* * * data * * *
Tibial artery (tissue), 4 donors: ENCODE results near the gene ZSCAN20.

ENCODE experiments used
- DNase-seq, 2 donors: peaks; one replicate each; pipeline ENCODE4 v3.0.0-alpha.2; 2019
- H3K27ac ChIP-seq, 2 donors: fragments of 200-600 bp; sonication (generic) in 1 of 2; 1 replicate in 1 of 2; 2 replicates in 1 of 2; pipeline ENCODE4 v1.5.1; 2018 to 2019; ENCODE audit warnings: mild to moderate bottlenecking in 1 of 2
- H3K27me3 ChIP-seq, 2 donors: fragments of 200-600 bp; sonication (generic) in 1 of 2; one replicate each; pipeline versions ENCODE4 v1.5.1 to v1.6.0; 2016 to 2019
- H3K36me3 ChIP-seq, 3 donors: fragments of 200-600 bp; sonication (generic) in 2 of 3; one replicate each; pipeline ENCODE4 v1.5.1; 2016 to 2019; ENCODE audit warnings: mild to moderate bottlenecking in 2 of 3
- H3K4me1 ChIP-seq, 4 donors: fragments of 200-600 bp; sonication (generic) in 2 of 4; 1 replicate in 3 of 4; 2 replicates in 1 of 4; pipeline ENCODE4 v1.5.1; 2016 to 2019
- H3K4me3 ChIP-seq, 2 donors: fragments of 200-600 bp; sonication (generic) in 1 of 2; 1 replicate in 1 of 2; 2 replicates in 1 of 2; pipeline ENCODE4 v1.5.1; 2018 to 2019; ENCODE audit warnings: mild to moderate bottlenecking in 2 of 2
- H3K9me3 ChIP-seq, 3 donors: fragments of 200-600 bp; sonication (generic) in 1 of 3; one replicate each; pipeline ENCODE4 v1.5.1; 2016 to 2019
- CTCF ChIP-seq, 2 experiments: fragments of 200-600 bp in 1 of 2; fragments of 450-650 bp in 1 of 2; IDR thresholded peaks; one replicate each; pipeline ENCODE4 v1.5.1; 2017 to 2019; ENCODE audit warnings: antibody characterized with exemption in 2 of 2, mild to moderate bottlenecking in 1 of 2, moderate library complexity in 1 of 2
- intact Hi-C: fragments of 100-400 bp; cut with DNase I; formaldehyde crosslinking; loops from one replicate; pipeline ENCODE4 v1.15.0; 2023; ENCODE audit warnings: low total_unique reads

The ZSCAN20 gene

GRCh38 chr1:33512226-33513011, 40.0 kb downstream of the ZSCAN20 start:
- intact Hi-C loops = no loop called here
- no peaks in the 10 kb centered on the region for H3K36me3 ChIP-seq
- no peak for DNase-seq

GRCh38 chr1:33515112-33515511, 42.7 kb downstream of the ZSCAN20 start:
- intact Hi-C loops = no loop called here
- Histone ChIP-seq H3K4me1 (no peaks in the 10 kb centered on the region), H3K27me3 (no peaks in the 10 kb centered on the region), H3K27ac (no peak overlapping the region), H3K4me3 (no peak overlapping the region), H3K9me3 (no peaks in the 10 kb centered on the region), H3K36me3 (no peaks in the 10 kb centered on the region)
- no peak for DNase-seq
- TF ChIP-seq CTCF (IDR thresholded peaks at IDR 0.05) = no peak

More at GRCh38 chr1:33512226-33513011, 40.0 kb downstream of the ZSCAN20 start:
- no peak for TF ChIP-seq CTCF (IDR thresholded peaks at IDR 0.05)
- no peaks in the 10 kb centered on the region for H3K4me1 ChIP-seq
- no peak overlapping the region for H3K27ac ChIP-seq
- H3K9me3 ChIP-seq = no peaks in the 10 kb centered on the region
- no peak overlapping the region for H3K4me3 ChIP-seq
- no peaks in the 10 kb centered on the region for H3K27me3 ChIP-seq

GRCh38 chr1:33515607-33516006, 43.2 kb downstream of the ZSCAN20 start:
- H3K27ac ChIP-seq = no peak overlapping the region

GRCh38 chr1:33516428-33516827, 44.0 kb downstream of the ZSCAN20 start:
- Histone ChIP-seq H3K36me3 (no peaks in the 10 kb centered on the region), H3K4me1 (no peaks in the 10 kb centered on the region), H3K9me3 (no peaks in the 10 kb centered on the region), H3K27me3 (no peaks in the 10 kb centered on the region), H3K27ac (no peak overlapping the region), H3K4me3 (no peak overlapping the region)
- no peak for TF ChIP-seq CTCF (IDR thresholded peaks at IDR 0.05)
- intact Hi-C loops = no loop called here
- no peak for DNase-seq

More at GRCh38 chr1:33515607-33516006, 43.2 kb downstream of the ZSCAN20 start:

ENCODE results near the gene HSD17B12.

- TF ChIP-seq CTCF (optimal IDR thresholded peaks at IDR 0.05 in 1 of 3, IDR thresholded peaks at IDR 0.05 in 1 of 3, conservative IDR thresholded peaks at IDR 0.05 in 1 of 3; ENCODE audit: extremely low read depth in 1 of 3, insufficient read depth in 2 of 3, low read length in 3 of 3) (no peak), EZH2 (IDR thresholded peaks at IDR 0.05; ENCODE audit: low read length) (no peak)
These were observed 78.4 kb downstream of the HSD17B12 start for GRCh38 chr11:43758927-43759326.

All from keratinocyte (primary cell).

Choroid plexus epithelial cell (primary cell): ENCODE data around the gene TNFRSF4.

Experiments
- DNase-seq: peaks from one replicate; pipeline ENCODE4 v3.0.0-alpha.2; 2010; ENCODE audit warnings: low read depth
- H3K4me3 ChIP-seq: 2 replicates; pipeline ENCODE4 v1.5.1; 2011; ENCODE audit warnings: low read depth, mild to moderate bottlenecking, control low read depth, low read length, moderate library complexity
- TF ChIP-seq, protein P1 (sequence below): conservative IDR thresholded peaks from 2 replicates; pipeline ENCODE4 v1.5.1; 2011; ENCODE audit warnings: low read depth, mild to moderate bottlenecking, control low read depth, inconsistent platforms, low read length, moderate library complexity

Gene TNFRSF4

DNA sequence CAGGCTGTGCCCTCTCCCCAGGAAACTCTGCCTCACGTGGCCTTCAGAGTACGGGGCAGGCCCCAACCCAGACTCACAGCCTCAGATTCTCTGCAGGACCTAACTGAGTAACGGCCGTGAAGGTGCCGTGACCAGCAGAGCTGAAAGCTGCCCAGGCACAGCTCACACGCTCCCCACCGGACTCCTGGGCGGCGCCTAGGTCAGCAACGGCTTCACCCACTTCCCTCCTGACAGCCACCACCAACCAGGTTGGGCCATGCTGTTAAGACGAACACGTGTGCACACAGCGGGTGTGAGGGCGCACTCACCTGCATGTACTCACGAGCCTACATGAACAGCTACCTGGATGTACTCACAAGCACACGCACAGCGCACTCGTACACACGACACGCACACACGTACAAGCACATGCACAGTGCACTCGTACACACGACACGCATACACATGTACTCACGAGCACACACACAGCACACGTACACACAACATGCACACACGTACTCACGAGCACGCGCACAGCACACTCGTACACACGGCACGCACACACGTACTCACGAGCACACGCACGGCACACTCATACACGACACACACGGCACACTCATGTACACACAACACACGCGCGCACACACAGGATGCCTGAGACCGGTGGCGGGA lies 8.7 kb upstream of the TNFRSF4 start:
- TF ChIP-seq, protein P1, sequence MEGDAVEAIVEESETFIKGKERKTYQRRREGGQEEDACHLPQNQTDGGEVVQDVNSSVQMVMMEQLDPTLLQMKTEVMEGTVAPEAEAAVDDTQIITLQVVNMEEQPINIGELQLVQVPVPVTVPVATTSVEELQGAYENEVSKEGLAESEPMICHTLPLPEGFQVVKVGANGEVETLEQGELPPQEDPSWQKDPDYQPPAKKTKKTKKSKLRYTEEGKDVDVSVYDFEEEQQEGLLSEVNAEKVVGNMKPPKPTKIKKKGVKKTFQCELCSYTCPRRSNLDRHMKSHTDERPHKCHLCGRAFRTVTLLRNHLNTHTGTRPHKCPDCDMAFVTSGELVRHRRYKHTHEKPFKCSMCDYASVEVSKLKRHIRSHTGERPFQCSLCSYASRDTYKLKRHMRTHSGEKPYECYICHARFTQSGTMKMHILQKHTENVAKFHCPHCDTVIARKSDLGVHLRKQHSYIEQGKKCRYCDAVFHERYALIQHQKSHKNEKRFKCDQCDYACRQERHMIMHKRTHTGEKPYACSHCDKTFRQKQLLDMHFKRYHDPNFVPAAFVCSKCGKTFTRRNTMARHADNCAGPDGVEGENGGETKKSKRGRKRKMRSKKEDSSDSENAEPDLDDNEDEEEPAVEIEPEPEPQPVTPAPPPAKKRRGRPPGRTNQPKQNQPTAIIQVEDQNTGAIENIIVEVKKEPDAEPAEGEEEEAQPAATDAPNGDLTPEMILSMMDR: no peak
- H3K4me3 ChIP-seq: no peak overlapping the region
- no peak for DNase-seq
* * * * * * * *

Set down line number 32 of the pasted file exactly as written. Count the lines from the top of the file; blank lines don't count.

- Histone ChIP-seq H3K36me3 (no peaks in the 10 kb centered on the region), H3K4me1 (no peaks in the 10 kb centered on the region), H3K9me3 (no peaks in the 10 kb centered on the region), H3K27me3 (no peaks in the 10 kb centered on the region), H3K27ac (no peak overlapping the region), H3K4me3 (no peak overlapping the region)